On a long trip, though I tested the old Saturn at 70 mph and then returned at 80 mph to test the theory that slower gives you better mileage. Intrinisically, that is true, but the degrees are different for each car. The mileage was within 1 mpg both times. Big deal. I prefer to drive 80. You would think that the difference would be greater at the higher speeds, but not necessarily so.

  3. #3
    Vulture of The Western World Eric's Avatar
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    Quote Originally Posted by swamprat View Post
    65 mph? Beam me up! That's a jail sentence. I never drive that speed.

    On a long trip, though I tested the old Saturn at 70 mph and then returned at 80 mph to test the theory that slower gives you better mileage. Intrinisically, that is true, but the degrees are different for each car. The mileage was within 1 mpg both times. Big deal. I prefer to drive 80. You would think that the difference would be greater at the higher speeds, but not necessarily so.
    Well, you know I don't drive that speed, either! However, if you want to eke as much mileage out of a car as possible, keeping the speed on the highway to around 60 mph will definitely improve mileage in most vehicles by a not-small number relative to driving 70 or faster. I can't recall the equation offhand but aerodynamic drag increases rapidly at speeds over 45 mph, maybe even geometrically.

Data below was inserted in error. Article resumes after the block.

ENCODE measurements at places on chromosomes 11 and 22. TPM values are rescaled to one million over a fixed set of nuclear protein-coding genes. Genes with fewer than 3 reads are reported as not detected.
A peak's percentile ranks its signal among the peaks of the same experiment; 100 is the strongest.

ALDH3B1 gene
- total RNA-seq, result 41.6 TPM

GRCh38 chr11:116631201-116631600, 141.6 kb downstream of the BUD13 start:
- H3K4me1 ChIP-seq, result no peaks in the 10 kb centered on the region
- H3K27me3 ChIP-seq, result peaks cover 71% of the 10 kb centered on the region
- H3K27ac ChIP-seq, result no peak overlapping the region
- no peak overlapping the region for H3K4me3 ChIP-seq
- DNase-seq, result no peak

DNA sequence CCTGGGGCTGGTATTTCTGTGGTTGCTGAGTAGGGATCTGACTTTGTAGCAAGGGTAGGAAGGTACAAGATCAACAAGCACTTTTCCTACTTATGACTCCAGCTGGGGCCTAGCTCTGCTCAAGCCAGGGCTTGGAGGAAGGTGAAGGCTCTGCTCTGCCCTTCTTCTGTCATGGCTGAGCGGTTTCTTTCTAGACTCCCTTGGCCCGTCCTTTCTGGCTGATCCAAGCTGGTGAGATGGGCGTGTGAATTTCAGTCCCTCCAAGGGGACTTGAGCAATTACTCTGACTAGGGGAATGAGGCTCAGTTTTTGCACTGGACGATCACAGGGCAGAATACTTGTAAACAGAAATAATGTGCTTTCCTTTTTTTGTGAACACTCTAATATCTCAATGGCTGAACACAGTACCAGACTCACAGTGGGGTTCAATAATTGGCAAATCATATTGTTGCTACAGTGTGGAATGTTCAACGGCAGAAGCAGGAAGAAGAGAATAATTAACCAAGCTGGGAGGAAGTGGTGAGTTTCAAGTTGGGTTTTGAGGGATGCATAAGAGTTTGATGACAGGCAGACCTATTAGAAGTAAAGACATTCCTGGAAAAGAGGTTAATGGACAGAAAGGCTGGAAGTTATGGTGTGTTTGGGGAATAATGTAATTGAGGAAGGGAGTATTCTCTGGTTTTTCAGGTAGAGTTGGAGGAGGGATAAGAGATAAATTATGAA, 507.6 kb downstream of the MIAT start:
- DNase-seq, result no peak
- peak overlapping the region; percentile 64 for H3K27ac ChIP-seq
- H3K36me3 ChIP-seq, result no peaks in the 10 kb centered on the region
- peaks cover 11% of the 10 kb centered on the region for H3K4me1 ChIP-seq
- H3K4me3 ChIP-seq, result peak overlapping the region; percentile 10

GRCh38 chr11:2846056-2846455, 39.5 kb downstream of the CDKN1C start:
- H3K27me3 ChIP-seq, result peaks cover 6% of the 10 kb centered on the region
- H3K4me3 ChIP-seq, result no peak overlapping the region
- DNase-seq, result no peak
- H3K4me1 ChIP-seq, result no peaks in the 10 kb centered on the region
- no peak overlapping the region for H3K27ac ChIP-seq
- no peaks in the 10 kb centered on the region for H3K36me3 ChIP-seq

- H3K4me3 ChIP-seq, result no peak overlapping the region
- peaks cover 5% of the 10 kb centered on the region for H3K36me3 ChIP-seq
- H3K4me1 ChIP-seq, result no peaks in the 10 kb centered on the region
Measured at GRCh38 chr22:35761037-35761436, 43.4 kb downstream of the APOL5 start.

This is why, for example, it takes a lot of additional horsepower to get a car that has a top speed of say 140 mph to 160 mph.

    I'm pretty sure the optimum speed for absolute best-possible economy is about 45 mph - but of course that's just not feasible (or desirable) on a highway. But 60- 65 is doable....

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    Administrator Ken's Avatar
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    Quote Originally Posted by Eric View Post
    I can't recall the equation offhand but aerodynamic drag increases rapidly at speeds over 45 mph, maybe even geometrically.

    This is why, for example, it takes a lot of additional horsepower to get a car that has a top speed of say 140 mph to 160 mph.

    I'm pretty sure the optimum speed for absolute best-possible economy is about 45 mph - but of course that's just not feasible (or desirable) on a highway. But 60- 65 is doable....